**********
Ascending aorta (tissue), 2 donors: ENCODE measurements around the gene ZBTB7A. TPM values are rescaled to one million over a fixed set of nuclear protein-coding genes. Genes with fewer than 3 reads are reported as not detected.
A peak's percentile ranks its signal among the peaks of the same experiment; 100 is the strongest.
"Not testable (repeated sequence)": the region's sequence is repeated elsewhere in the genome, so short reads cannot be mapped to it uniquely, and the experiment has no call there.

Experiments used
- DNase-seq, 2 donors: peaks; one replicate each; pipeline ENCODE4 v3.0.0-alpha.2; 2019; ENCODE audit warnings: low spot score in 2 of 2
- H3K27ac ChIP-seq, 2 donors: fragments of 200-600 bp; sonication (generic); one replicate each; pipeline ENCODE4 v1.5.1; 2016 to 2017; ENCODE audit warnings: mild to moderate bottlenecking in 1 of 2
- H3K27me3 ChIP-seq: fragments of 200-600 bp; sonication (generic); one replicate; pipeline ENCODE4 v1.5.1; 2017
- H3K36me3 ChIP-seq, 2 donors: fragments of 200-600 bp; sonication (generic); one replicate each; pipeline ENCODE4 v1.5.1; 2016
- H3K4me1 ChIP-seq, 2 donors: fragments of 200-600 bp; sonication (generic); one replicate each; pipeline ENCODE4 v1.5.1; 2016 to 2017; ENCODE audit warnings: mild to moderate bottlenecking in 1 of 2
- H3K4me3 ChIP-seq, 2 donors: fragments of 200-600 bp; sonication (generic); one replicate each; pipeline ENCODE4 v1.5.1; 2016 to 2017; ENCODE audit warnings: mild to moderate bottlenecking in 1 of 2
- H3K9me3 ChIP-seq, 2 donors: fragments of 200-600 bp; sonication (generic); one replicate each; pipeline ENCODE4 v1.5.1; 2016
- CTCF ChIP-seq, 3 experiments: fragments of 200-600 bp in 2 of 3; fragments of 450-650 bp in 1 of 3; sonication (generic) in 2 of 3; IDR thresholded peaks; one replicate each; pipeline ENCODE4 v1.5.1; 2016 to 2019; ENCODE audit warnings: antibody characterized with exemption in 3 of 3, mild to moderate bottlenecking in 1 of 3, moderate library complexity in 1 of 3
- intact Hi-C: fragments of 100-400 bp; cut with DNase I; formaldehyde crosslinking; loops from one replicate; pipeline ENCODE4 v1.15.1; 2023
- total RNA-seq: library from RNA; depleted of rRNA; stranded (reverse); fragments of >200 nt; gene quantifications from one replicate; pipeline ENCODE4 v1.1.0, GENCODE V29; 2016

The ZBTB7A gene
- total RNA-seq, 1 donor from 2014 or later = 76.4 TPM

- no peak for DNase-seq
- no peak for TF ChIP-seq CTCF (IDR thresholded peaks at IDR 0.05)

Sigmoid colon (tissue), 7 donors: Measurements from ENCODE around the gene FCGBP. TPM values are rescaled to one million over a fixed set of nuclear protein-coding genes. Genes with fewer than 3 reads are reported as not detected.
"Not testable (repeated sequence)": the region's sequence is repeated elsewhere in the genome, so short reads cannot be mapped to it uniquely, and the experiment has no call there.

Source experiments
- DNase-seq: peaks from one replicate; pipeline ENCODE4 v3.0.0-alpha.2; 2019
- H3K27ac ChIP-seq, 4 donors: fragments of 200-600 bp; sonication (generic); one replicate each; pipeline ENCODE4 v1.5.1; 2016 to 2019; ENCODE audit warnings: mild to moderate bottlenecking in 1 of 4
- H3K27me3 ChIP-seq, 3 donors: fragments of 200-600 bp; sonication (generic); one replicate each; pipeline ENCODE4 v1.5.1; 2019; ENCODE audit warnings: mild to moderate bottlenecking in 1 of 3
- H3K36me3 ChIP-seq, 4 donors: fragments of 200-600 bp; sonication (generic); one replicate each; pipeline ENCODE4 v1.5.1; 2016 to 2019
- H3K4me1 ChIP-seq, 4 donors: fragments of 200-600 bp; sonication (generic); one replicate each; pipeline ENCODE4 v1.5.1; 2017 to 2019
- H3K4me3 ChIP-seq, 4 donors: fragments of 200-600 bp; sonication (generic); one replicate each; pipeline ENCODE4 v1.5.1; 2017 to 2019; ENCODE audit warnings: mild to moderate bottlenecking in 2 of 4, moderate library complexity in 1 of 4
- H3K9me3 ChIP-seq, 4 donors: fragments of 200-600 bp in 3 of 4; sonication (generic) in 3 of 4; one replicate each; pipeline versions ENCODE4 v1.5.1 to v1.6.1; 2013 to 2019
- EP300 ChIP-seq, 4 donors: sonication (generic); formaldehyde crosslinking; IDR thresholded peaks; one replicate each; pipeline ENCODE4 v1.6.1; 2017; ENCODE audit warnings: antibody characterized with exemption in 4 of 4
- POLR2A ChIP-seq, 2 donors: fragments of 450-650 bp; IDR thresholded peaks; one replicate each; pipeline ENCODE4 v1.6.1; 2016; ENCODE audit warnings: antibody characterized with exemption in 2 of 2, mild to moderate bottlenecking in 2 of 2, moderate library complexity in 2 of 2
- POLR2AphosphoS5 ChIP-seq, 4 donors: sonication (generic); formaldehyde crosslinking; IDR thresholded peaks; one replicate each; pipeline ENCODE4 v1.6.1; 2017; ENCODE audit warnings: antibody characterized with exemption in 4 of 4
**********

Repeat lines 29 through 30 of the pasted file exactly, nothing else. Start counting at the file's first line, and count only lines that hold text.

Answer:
- EP300 ChIP-seq, 4 donors: sonication (generic); formaldehyde crosslinking; IDR thresholded peaks; one replicate each; pipeline ENCODE4 v1.6.1; 2017; ENCODE audit warnings: antibody characterized with exemption in 4 of 4
- POLR2A ChIP-seq, 2 donors: fragments of 450-650 bp; IDR thresholded peaks; one replicate each; pipeline ENCODE4 v1.6.1; 2016; ENCODE audit warnings: antibody characterized with exemption in 2 of 2, mild to moderate bottlenecking in 2 of 2, moderate library complexity in 2 of 2